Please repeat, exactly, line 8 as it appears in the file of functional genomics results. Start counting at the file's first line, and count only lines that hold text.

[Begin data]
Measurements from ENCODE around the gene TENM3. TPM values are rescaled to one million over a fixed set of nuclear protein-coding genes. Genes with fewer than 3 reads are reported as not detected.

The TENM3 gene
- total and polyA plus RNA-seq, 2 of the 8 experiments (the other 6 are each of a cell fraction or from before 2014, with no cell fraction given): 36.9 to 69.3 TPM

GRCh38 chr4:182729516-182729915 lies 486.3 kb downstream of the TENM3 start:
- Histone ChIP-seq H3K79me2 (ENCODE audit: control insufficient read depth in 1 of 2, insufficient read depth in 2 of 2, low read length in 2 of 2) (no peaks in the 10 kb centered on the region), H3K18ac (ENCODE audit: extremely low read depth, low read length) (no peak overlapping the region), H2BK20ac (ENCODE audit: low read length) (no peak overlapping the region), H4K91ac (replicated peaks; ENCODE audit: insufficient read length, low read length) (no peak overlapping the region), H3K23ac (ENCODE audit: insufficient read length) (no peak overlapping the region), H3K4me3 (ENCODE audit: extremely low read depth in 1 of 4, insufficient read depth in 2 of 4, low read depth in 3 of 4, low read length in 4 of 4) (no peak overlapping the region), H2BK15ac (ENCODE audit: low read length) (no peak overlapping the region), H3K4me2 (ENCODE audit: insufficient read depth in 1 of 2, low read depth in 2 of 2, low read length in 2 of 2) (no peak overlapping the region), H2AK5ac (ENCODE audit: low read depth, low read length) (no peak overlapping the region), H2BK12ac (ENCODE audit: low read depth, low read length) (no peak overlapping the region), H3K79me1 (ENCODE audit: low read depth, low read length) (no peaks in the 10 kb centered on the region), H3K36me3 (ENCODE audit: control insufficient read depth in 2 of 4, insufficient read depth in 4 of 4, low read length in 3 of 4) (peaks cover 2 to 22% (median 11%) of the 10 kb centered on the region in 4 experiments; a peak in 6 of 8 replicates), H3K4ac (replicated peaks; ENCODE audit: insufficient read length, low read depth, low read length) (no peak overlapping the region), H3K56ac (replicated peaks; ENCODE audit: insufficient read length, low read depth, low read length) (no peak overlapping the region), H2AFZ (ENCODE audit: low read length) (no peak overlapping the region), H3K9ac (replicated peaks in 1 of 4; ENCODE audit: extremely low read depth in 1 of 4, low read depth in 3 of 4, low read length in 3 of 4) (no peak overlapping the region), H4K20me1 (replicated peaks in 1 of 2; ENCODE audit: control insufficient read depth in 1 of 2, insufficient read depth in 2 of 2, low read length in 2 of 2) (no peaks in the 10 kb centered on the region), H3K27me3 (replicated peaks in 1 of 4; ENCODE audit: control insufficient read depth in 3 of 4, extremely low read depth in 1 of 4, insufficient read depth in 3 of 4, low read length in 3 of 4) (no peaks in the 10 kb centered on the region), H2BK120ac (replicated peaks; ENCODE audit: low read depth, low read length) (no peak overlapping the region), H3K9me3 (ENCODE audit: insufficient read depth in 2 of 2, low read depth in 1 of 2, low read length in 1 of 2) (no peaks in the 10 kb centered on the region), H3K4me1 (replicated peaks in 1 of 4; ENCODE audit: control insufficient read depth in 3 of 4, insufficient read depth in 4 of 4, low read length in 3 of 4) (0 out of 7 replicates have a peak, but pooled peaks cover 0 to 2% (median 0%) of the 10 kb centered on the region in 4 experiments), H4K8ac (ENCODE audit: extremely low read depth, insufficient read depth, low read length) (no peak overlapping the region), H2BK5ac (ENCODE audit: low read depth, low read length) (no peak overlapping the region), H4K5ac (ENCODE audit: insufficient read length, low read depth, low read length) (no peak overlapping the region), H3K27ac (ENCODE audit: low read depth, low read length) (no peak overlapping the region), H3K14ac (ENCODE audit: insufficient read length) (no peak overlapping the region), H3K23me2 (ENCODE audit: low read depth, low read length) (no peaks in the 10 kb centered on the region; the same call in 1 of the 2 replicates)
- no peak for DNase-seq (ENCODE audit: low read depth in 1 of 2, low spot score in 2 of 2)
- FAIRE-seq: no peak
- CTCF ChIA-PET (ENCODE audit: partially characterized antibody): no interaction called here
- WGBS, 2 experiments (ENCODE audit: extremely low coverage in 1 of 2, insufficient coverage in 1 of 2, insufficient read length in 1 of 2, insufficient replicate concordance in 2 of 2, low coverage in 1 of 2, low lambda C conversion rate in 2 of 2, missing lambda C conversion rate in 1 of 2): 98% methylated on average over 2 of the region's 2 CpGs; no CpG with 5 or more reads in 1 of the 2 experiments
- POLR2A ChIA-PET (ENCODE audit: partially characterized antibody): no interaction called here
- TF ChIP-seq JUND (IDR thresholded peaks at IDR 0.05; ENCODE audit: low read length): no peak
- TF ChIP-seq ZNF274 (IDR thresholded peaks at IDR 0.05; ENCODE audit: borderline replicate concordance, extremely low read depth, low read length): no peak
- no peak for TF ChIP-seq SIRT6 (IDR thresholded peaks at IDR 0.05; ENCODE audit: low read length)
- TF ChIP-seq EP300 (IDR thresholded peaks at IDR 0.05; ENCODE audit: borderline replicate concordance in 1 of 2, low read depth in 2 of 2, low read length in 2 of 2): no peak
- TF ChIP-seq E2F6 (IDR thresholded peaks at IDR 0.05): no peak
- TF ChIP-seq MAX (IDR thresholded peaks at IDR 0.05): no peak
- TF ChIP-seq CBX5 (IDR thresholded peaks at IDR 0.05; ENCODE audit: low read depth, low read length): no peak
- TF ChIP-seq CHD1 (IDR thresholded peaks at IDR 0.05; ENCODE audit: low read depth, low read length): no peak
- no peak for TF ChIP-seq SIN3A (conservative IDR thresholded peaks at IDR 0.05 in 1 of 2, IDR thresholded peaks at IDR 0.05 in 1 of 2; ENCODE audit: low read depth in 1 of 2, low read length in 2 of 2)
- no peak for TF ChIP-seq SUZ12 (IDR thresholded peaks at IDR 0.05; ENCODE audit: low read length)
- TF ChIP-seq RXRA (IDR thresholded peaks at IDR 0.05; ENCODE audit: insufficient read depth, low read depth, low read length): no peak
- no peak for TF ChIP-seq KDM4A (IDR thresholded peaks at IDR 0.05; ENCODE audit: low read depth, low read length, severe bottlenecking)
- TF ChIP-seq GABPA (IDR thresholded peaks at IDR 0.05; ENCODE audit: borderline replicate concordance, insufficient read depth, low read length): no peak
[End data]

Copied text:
- CTCF ChIA-PET (ENCODE audit: partially characterized antibody): no interaction called here